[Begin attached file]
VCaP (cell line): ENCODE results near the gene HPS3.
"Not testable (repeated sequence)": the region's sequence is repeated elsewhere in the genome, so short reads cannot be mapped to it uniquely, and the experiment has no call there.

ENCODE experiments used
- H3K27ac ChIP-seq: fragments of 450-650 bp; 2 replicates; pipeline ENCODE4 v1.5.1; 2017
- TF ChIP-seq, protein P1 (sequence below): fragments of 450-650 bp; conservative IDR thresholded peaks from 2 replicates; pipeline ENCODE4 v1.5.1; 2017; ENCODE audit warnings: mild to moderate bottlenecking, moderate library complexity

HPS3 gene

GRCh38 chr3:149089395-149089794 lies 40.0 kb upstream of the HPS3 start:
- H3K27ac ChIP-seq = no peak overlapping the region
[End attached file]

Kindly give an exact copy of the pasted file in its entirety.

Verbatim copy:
VCaP (cell line): ENCODE results near the gene HPS3.
"Not testable (repeated sequence)": the region's sequence is repeated elsewhere in the genome, so short reads cannot be mapped to it uniquely, and the experiment has no call there.

ENCODE experiments used
- H3K27ac ChIP-seq: fragments of 450-650 bp; 2 replicates; pipeline ENCODE4 v1.5.1; 2017
- TF ChIP-seq, protein P1 (sequence below): fragments of 450-650 bp; conservative IDR thresholded peaks from 2 replicates; pipeline ENCODE4 v1.5.1; 2017; ENCODE audit warnings: mild to moderate bottlenecking, moderate library complexity

HPS3 gene

GRCh38 chr3:149089395-149089794 lies 40.0 kb upstream of the HPS3 start:
- H3K27ac ChIP-seq = no peak overlapping the region